Although the term “in-housing” is relatively new, the concept of marketers bringing the advertising function in-house is not. As the thought of in-housing has once again become a hot topic among marketers, it will serve us well to gain some perspective on this cyclical phenomenon.

Before there were advertising agencies, there were people employed by media, primarily newspapers, to create ads for companies as encouragement for them to advertise in their publications. Advertising agencies arose to fill a need for independent services, unaffiliated with media properties, to represent client companies by creating and placing ads for them.

As long ago as the 1930s, there was substantial ink expended on the benefits and drawbacks of companies taking ad functions in-house. Advertisers have always found the idea of “house agencies” enticing, particularly because of the (often erroneous) presumption that they would save money. The same pro and con arguments have been invoked for about a hundred years now and here are some of the key rationales:

Pro in-house resources:

  • Cost. Saving money and cutting costs. Eliminate the media commission, agency markups, agency profit margin. Reduce operating costs. Functions like video production, internal communications, and collateral development are easily handled in-house. “It’s all about costs,” said Bill Duggan, EVP, ANA, in 2009.
  • Control and improved efficiencies. Control the brand message and maximize brand assets on a limited budget. Dedicated team of employees. Flexibility in assigning talent and resources. Course correction is easier with internal team under clear chain of command.
  • Convenience of having ad talent onsite, speedy response time, and facilitated communications. Employees speak the same corporate language. Easier cross-department collaboration.
  • Institutional knowledge. In-house teams have a deep understanding of brand, culture, product, and internal processes

Pro external advertising agencies:

  • Cost. Yes, cost. Building an in-house resource from scratch has steep overhead costs that are easily underestimated, resulting in a false economy. An advertiser must invest just as much as an external agency in fixed costs: people, office space, furniture, equipment, syndicated media research, and employee costs and benefits--all expenses that agencies can allocate over multiple clients. Saving the agency’s profit is not as large a savings as it sounds. An article in Printers’ Ink from June 16, 1927 explains why two large advertisers with in-house teams had reversed course and hired agencies: “Our guess is that in spite of the fact that they received the agent’s commission, it was costing them more than the amount of the commission to handle the business.”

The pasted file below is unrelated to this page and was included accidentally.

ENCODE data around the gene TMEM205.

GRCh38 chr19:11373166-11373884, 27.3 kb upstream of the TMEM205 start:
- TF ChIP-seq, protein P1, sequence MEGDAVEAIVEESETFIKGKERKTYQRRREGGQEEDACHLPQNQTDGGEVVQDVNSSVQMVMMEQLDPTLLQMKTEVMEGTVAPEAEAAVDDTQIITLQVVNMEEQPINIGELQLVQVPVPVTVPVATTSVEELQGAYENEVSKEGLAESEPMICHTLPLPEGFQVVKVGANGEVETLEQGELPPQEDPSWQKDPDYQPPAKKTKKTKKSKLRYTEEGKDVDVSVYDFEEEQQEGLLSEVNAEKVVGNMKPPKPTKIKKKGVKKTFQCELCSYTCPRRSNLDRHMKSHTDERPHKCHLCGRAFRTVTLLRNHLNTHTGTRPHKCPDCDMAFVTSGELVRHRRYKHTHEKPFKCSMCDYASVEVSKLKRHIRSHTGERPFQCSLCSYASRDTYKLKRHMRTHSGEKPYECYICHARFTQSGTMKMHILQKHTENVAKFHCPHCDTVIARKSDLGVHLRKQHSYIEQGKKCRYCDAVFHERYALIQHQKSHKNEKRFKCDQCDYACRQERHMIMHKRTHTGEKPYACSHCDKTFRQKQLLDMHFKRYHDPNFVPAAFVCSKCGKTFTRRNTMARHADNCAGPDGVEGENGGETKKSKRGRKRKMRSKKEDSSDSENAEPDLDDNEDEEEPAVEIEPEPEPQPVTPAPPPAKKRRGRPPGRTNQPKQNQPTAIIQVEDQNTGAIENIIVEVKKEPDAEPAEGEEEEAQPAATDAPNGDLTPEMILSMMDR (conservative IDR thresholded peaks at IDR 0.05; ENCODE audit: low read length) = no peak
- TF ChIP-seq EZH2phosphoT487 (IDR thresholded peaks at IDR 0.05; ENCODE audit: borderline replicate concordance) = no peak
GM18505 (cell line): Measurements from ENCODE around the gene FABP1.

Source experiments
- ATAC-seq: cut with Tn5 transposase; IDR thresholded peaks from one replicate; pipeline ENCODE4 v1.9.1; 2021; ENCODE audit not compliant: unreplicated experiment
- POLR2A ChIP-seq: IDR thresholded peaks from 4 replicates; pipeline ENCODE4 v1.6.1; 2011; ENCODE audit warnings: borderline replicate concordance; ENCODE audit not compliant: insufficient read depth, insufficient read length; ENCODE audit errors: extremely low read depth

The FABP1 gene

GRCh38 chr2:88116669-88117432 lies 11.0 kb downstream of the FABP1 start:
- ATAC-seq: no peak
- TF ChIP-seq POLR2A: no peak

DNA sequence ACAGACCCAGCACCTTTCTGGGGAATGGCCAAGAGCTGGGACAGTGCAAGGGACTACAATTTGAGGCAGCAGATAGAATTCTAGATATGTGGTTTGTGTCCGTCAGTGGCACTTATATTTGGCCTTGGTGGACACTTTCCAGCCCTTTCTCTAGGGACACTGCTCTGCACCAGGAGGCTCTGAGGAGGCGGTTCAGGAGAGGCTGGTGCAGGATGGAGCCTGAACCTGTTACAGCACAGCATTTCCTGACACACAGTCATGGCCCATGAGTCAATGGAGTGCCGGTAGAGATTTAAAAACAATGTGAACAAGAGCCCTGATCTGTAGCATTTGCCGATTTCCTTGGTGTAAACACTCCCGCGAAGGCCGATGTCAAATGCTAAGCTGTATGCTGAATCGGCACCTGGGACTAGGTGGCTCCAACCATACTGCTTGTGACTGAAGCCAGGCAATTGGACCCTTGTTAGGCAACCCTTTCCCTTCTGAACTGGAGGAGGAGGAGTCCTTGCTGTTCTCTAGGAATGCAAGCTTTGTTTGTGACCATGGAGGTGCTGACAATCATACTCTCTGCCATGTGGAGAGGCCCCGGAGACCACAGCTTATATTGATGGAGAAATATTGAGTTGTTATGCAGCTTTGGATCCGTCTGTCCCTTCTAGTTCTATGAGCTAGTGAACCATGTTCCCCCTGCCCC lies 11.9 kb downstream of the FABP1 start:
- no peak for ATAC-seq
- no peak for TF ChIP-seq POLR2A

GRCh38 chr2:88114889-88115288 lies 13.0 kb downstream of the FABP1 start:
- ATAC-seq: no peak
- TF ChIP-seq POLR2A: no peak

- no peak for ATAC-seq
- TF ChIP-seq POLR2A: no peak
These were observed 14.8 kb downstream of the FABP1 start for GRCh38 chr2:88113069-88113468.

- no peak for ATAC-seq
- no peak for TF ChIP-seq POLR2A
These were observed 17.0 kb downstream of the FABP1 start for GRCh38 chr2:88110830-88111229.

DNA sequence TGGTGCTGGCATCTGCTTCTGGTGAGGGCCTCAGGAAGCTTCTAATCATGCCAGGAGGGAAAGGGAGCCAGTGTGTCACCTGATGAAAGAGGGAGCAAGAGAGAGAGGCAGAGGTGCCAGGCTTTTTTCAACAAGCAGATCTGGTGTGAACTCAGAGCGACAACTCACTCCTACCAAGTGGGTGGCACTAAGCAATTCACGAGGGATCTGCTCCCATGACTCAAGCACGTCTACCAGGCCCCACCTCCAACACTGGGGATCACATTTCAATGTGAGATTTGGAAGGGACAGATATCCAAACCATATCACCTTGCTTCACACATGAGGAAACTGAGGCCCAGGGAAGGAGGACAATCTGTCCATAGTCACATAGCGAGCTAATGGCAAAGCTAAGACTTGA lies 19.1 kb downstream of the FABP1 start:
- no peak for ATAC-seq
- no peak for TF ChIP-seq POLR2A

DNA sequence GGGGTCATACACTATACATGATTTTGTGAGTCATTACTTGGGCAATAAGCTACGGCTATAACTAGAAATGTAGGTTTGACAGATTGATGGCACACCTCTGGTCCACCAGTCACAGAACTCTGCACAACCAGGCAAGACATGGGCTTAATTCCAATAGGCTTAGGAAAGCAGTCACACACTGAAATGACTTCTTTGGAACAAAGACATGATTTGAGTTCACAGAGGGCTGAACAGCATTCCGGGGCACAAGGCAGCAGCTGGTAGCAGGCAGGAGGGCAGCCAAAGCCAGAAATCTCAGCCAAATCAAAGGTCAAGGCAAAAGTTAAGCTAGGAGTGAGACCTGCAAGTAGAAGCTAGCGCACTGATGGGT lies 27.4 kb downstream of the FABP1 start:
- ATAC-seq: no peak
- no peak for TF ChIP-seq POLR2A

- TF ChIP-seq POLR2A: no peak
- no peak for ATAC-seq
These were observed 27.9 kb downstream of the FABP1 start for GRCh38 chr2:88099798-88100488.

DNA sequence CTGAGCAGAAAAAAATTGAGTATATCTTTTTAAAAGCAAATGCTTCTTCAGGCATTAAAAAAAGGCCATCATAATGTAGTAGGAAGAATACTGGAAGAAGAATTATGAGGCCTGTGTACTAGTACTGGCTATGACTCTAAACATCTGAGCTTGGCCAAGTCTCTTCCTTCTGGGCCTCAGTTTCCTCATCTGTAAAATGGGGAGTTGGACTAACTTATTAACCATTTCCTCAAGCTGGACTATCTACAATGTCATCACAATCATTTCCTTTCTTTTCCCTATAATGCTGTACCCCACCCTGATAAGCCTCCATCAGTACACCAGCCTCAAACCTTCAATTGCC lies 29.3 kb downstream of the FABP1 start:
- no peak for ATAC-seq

• Talent. Top creative talent craves variety. Advertising attracts competitive, ambitious, entrepreneurial people who are creative problem solvers. They thrive in the highly charged atmosphere of an external agency, not in the relative safety and security of a house agency.
  • Objectivity and an external point of view. An outsider’s perspective can prevent a company from becoming too insular. Agencies look at products and services from the consumer’s point of view, not the advertiser’s. And agencies know how to say no to a client, which may be more difficult for an employee to do. “One of the greatest contributions the agency can make to its client is the independence and objectivity of its recommendations,” said Victor Bloede, Chairman, Benton & Bowles, in the 4A’s publication, The Full-Service Advertising Agency,
  • Creativity and innovation. Creativity, fresh thinking, and innovation are agencies’ core competencies. Client expertise focuses on developing and producing products and services. Marketers can benefit from external expertise instead of trying to become a jack of all trades.
  • Agencies solve many different kinds of problems for many different types of advertisers. Collective agency wisdom can be invaluable to a client.

Role of the media commission in suppressing house agencies

For decades, the compensation model was for clients to grant a 15% commission to advertising agencies---and only external agencies—that were placing ads on behalf of their clients. That 15% commission was the agency’s primary source of income. The client paid 100% of the media cost to the agency; the agency kept 15% and passed along 85% to the media property. The rationale was that agencies played a valuable role in promoting use of media. Media companies could vet a finite number of agencies and thereafter extend credit to them with little risk. This was vastly preferable to checking the financials of potentially thousands of individual advertisers.  

Some advertisers thought they’d keep the 15% by creating and placing the ads themselves, bringing those functions in-house. The Lydia Pinkham patent medicine company unsuccessfully undertook a series of subterfuges more than a century ago to have what was clearly its house agency qualify for the media commission. Union Carbide asked for agency status and then retracted the request. General Electric didn’t even pretend its ad department was an agency; it simply demanded a discount as a direct buyer that should benefit from the lowest rates available. They were all stymied in their goal because media denied them the commission, granting it only to recognized independent advertising agencies.

In response to these and other attempts to circumvent the system, the American Newspaper Publishers Association, Associated Business Papers, and other media associations required companies to file an application for recognition as an agency in order to receive the commission.

McGraw-Hill Publishing announced its own rules in 1932. In addition to requiring financial information to satisfy its credit requirements and an assurance that the agency would not rebate the commission to its clients, it also included the following: